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Ross5eChap06sm - Chapter 6 How to Value Bonds and Stocks...

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Chapter 6: How to Value Bonds and Stocks 6.1 The price of a pure discount (zero coupon) bond is the present value of the par. Even though the bond makes no coupon payments, the present value is found using semiannual compounding periods, consistent with coupon bonds. This is a bond pricing convention. So, the price of the bond for each YTM is: a. Price = $1,000/1 + 0.025 20 = $610.27 b. Price = $1,000/1 + 0.05 20 = $376.89 c. Price = $1,000/1 + 0.075 20 = $235.41 6.2. The price of any bond is the PV of the interest payment, plus the PV of the par value. Notice this problem assumes semi-annual coupon. The price of the bond at each YTM will be: a. P = $40({1 – [1/(1 + 0.04)] 40 } / 0.04) + $1,000[1 / (1 + 0.04) 40 ] P = $1,000.00 When the YTM and the coupon rate are equal, the bond will sell at par. b. P = $40({1 – [1/(1 + 0.05)] 40 } / 0.05) + $1,000[1 /1 + 0.05 40 ] P = $828.41 When the YTM is greater than the coupon rate, the bond will sell at a discount. c. P = $40({1 – [1/(1 + 0.03)] 40 } / 0.03) + $1,000[1 /1 + 0.03 40 ] P = $1,231.15 When the YTM is less than the coupon rate, the bond will sell at a premium. We would like to introduce shorthand notation here. Rather than write (or type, as the case may be) the entire equation for the PV of an annuity , it is common to abbreviate the equations as: t r Α = ({1 – [1/(1 + r)] t } / r ) which stands for Present Value Interest Factor of an Annuity This abbreviation is short hand notation for the equations in which the interest rate and the number of periods are substituted into the equation and solved. We will use this shorthand notation in the remainder of the solutions key. 6.3. Here we are finding the YTM of a semiannual coupon bond. The bond price equation is: Price = $970 = $43 20 r Α + $1,000 /1+r 20 Since we cannot solve the equation directly for r, using a spreadsheet, a financial calculator, or trial and error, we find: r = 0.04531 or 4.531% Answers to End–of–Chapter Problems B–41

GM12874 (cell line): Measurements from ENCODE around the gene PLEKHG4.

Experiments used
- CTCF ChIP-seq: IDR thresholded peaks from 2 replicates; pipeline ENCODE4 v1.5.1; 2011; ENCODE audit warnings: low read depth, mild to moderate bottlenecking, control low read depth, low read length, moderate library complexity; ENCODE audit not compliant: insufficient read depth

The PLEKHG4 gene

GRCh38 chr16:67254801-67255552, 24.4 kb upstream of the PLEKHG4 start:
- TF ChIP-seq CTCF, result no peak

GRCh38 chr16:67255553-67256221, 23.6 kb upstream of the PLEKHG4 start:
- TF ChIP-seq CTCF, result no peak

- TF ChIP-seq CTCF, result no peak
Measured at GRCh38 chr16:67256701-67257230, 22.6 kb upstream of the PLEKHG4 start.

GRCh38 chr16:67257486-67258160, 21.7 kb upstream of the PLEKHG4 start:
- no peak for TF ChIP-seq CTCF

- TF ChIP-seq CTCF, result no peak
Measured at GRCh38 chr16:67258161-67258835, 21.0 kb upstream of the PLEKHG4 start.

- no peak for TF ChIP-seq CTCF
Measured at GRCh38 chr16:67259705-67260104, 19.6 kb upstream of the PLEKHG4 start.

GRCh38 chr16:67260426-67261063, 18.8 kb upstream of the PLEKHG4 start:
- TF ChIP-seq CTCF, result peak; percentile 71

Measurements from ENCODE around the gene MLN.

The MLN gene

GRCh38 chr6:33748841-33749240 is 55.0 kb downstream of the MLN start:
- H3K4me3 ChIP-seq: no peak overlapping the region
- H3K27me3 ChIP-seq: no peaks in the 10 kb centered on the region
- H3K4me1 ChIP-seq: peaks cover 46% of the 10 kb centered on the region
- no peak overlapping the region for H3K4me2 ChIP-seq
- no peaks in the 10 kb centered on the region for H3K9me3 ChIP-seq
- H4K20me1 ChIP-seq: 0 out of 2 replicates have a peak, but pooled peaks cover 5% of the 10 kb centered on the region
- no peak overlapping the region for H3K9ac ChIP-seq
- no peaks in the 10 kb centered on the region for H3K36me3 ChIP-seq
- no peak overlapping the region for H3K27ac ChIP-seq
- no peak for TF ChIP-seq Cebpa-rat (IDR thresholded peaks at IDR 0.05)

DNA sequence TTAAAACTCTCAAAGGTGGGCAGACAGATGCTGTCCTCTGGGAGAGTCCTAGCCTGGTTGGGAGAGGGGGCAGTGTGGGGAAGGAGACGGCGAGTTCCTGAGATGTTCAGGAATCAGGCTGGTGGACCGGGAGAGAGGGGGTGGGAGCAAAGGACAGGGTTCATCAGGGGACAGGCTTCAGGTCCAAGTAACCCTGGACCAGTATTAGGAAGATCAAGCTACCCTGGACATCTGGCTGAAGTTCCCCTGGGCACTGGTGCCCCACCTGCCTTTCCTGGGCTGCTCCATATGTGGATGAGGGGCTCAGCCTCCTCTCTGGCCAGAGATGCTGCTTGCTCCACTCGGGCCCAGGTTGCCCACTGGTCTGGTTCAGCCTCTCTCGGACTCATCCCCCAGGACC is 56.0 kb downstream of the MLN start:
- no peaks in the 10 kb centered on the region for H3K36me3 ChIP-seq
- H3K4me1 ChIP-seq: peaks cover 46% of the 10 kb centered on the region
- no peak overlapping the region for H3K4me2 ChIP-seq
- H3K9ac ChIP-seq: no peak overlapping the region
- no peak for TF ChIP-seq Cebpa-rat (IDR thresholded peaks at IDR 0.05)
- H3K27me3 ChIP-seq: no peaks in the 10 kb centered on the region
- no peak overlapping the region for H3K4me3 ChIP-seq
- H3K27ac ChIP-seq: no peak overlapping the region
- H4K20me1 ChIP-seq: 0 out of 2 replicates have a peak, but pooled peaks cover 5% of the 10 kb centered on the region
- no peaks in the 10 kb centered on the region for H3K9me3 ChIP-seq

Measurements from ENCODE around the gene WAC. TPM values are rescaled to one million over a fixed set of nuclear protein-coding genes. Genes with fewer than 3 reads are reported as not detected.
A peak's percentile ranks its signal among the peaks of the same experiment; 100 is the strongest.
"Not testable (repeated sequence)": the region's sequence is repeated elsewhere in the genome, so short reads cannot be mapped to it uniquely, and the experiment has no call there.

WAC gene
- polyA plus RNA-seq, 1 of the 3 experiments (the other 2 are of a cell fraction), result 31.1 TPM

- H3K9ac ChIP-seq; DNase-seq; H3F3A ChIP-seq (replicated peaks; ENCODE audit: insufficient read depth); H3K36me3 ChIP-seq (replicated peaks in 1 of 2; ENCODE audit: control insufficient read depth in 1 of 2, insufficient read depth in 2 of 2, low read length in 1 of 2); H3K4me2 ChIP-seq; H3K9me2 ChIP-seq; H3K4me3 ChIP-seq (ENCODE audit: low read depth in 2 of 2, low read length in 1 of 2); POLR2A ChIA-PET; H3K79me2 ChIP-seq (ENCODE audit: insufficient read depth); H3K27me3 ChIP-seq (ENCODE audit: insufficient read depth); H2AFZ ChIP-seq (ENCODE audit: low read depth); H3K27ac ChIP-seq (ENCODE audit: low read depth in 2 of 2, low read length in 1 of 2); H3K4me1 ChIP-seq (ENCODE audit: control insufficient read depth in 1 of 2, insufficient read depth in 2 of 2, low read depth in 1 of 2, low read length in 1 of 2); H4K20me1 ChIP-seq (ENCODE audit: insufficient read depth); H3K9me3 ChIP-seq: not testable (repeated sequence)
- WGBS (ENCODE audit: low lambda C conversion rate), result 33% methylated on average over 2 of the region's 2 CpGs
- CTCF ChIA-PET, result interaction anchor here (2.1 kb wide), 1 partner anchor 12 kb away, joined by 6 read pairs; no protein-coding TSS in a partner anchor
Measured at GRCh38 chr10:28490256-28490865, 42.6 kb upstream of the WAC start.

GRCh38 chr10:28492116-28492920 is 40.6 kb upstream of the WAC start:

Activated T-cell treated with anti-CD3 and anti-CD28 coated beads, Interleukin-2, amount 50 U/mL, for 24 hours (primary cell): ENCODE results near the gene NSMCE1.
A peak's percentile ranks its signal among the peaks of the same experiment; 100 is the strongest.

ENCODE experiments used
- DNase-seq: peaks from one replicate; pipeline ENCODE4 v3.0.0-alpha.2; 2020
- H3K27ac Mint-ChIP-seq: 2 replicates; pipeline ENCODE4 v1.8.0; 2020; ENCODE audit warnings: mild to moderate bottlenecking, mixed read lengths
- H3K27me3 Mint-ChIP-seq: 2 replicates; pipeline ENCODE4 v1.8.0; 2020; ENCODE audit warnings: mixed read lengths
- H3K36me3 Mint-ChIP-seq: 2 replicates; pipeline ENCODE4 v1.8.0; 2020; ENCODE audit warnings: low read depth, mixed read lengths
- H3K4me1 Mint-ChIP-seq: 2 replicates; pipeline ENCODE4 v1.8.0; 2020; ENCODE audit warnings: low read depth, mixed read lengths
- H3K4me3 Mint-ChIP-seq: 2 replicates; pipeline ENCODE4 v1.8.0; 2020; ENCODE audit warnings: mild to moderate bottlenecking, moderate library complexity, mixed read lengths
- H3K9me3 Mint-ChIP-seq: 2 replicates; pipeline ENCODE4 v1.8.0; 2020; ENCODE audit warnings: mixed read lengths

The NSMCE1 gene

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Since the coupon payments are semiannual, this is the semiannual interest rate. The YTM is the APR of the bond, so: YTM = 2 x 4.531% = 9.06% 6.4. Here we are finding the YTM of semiannual coupon bonds for various maturity lengths. The bond price equation is: P = C t r Α + $1,000/1+r t Miller Corporation bond: P 0 = $40 26 03 . 0 Α + $1,000/1+0.03 26 = $1,178.77 P 1 = $40 24 03 . 0 Α + $1,000/1+0.03 24 = $1,169.36 P 3 = $40 20 03 . 0 Α + $1,000/1+0.03 20 = $1,148.77 P 8 = $40 10 03 . 0 Α + $1,000/1+0.03 10 = $1,085.30 P 12 = $40 2 03 . 0 Α + $1,000/1+0.03 2 = $1,019.13 P 13 = $1,000 Modigliani Company bond: P 0 = $30 26 04 . 0 Α + $1,000/1+0.04 26 = $840.17 P 1 = $30 24 04 . 0 Α + $1,000/1+0.04 24 = $847.53 P 3 = $30 20 04 . 0 Α + $1,000/1+0.04 20 = $864.10 P 8 = $30 10 04 . 0 Α + $1,000/1+0.04 10 = $918.89 P 12 = $30 2 04 . 0 Α + $1,000/1+0.04 24 = $981.14 P 13 = $1,000 All else held equal, the premium over par value for a premium bond declines as maturity approaches, and the discount from par value for a discount bond declines as maturity approaches. This is called “pull to par.” In both cases, the largest percentage price changes occur at the shortest maturity lengths. Also, notice that the price of each bond when no time is left to maturity is the par value, even though the purchaser would receive the par value plus the coupon payment immediately. This is because we calculate the clean price of the bond.
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